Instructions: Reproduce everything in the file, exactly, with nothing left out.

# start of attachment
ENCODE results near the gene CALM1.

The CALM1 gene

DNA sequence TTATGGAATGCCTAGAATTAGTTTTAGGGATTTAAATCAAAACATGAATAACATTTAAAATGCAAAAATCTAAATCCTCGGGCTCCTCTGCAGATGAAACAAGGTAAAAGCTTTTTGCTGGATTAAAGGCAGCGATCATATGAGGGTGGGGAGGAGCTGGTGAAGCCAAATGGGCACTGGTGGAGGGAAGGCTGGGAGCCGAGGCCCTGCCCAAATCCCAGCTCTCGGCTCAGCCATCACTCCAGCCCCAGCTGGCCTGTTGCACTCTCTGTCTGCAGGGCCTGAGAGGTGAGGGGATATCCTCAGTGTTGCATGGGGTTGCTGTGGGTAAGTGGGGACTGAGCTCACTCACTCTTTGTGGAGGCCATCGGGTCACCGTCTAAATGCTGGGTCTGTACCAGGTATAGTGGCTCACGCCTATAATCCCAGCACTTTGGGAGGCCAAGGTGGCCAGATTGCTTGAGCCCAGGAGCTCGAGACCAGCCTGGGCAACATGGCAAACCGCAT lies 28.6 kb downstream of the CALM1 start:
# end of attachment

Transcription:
ENCODE results near the gene CALM1.

The CALM1 gene

DNA sequence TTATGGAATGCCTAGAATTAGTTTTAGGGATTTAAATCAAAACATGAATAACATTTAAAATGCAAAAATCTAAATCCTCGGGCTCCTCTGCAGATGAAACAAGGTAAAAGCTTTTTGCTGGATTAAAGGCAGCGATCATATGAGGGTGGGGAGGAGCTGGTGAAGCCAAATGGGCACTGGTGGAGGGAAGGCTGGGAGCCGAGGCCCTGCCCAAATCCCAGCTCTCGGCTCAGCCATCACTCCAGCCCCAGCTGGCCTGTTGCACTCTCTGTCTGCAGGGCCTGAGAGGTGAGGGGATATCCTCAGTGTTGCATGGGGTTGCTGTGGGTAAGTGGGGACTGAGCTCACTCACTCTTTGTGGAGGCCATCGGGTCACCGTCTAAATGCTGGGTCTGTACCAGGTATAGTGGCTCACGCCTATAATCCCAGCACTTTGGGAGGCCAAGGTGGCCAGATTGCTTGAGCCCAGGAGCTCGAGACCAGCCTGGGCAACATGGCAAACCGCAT lies 28.6 kb downstream of the CALM1 start: